• Seems like a reasonable deployment to me, saving GPFF jobs. I’d like to see a couple of (extra perhaps) the Batch 2s kept though for UK waters to supplement the Batch 1s. Caliope is a good idea.

    • Howrya Doin Dadsarmy!

      As i see it-2 basic options for Scotland. One-completely independent Armed Forces are realistically going to be fairly skinny. Given the SNP’s centre left make-up then inshore Patrol Craft,and maybe a couple of Frigates for the Navy will be all that is needed and affordable-like somewhere between New Zealand and the ROI. Air force-maybe a Squadron of Typhoons but then if you have to add in the need for Airborne Surveillance,Transport, In-flight refuelling etc then the problem is that these items the cost of which is spread over the whole of the UK ,become unaffordable! As with many of the shared Institutions in the UK-the break up of the Union makes for a whole lot of(In my opnion) unnecessary duplications.
      Option Two-A fully self governing Scotland within a UK Federation in which the Federal house retains control over Defence, foreign Affairs and other items where it makes sense to pool resources. I know Trident is a problem, but a Detterent of last resort is essential in the world in which we live-Russia reminding Ukraine that they are a Nuclear power when Ukraine has just given up its Nukes, comes to mind.
      Regards from sunny Durban,RSA

      • It’s where “shared defence” becomes something worth debating by defence minded people though I guess ultimately politicians would have the final say. That would be over and above what NATO would encourage.

        Deployment on “foreign adventures” would still be under the respective governments but home defence could and I’d argue should, be a common need. Scotland would want control over our own foregin affairs though, to make and strengthen Scotland the Brand. Plus the little problem of EU / single market membership 🙂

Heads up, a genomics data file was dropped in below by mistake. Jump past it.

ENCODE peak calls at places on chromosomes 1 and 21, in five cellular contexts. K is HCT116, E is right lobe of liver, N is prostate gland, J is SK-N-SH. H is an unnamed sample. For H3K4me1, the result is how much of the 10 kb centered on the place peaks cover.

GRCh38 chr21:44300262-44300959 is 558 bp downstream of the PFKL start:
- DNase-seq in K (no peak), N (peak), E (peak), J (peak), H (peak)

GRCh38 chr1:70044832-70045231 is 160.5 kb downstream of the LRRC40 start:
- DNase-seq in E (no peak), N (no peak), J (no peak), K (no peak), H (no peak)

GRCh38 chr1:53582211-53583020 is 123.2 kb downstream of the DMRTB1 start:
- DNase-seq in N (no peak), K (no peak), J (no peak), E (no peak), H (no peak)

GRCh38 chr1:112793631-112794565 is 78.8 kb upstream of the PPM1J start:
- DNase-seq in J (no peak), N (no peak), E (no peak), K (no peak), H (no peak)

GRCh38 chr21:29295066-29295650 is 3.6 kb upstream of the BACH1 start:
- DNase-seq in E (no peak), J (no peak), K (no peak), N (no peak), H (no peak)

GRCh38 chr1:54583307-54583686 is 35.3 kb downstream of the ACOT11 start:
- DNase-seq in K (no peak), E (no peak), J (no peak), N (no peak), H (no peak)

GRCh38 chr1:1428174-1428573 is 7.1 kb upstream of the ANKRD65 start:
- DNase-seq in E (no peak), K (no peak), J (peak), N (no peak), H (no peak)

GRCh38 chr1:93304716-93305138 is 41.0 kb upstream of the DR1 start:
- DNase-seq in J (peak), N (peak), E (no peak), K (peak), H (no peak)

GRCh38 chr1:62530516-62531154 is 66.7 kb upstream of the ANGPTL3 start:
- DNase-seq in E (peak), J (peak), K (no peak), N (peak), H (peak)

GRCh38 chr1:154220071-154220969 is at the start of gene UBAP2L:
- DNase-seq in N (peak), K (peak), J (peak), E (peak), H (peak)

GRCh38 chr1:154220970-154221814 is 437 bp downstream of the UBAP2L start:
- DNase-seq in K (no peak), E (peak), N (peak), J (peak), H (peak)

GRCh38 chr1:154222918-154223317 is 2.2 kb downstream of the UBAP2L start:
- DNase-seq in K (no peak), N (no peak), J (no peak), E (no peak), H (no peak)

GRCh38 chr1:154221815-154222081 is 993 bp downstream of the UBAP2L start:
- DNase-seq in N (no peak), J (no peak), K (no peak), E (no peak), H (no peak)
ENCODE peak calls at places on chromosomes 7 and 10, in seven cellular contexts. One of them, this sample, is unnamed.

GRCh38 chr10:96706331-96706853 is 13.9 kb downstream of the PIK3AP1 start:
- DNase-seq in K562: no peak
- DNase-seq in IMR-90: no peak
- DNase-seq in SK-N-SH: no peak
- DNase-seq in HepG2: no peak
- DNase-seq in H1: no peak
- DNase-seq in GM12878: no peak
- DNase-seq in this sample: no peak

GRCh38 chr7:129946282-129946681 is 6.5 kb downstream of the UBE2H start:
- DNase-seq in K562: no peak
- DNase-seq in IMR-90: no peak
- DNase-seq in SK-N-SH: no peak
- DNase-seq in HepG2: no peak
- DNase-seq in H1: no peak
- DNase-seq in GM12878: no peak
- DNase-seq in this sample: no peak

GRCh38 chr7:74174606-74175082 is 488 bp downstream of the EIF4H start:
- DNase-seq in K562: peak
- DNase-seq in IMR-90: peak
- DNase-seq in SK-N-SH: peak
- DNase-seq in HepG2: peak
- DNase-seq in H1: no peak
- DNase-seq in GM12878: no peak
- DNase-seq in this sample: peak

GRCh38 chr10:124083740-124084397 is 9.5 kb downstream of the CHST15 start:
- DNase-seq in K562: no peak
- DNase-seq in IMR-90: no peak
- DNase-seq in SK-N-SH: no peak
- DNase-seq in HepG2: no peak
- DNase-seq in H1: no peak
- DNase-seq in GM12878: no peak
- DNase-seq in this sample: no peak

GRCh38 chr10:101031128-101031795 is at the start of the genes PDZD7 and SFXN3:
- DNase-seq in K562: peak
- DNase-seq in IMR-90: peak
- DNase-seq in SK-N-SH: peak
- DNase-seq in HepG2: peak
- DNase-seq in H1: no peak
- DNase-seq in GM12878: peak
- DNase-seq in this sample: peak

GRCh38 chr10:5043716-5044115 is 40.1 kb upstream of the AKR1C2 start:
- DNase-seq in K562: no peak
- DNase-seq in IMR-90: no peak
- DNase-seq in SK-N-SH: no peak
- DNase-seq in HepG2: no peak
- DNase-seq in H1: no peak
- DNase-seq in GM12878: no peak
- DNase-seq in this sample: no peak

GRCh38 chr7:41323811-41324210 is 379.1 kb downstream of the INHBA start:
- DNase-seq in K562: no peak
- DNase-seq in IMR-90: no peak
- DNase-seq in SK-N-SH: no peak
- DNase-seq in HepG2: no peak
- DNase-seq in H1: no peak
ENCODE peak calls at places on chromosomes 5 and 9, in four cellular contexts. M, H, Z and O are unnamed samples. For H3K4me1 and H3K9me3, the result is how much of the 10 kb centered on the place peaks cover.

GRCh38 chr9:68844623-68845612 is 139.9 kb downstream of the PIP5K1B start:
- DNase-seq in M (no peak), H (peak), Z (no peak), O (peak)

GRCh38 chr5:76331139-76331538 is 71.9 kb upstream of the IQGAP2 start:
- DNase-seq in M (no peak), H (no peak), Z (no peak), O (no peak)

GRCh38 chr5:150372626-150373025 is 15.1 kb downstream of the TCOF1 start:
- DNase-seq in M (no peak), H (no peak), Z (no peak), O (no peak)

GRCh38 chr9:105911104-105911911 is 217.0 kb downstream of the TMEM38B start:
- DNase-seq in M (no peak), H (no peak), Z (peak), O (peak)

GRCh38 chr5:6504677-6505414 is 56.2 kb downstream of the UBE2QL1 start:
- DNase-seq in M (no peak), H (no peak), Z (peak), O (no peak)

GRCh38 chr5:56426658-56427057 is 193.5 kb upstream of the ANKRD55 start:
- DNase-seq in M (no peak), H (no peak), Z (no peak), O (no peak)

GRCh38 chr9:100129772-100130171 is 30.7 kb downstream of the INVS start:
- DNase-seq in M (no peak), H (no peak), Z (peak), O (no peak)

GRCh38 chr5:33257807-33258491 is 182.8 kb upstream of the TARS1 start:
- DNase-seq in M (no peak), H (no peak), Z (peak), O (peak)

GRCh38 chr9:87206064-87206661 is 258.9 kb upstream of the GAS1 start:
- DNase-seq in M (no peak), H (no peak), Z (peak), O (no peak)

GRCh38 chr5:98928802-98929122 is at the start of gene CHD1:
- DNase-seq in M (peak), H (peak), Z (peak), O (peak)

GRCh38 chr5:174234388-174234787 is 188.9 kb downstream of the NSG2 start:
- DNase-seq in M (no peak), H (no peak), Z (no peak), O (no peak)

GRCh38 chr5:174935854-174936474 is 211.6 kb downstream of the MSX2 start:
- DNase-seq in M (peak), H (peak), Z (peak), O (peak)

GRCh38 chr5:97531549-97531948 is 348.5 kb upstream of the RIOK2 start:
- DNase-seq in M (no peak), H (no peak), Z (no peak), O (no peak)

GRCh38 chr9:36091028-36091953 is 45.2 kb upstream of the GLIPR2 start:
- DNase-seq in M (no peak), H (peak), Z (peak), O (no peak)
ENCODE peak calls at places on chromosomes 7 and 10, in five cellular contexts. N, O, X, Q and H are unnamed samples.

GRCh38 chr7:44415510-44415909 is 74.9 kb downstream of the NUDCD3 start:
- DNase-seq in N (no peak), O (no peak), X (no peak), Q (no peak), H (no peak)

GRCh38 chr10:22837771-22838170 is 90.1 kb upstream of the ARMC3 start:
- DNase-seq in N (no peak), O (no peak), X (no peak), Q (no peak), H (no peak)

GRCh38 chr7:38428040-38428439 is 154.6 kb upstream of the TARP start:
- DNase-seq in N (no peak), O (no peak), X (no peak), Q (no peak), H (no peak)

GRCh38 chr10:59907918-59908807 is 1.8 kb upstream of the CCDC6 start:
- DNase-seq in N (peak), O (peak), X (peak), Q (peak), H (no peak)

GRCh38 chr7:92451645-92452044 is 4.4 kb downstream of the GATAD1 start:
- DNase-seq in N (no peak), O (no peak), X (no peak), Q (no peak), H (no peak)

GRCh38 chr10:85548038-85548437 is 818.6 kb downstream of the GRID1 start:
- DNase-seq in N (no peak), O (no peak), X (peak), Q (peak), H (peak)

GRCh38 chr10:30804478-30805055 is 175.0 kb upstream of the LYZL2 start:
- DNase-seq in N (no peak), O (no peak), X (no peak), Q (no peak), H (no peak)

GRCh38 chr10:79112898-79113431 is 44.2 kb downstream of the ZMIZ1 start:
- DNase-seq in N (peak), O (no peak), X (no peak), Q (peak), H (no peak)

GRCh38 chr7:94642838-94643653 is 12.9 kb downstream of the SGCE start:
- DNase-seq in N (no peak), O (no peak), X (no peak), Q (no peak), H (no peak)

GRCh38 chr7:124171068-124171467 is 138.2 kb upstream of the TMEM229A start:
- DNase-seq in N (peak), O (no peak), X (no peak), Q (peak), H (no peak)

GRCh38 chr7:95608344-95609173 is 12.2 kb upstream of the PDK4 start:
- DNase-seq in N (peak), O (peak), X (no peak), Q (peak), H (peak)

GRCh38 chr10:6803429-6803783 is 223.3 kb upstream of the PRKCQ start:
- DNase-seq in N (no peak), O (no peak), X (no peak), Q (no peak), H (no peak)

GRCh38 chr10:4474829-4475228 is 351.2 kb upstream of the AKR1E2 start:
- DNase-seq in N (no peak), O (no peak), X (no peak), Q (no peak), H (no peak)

3. I feel sure the RN is over joyed at the news and can’t wait to replace its existing young fleet of 4 OPV’s with 5 slightly newer when its frigate fleet is expected to last 30+ years before replacement. The MoD deserves congratulation on building the most expensive and pointless OPV’s conceived. It will be interesting to see what the Batch 1 River Class are sold off for? It’s enough to make you weep.

    • Sort of agree with you Mike but as pointed out elsewhere it does free up the ‘lonely 19’ to concentrate on their primary duties. I still think the new OPV’s should be upgraded weapons wise to enhance their value despite the apparent fear that they would be viewed as substitutes for the proposed 31’s and justify further cuts in their numbers

      • Sadly they are replacements, you can’t beat political waffle. The initial political sell, apart from the Type 26 delay, was that they could be deployed overseas in support of the ageing, failing frigate fleet and highly limited and unreliable Type 45 destroyer; Please refer last SDR and further MoD/RN planning. They will replace Batch 1’s in UK home waters and the Falklands, they are capable of little else regardless of spin. Had they been built to the Khareef design which includes a light helicopter hanger and with current weapons fit they could have been very useful. The RN is also to blame the Type 26 frigate given its size and projected weapons fit is obviously a large ‘Destroyer’ weighing in at around 8000 t+ full load. The Type 31 should be what the Type 26 should have been, a 4000t adaptable fast GP frigate with strong ASW capability; the reality is it will probably be an extended version of the Batch 2 River Class OPV and as effective as a Khareef Class corvette.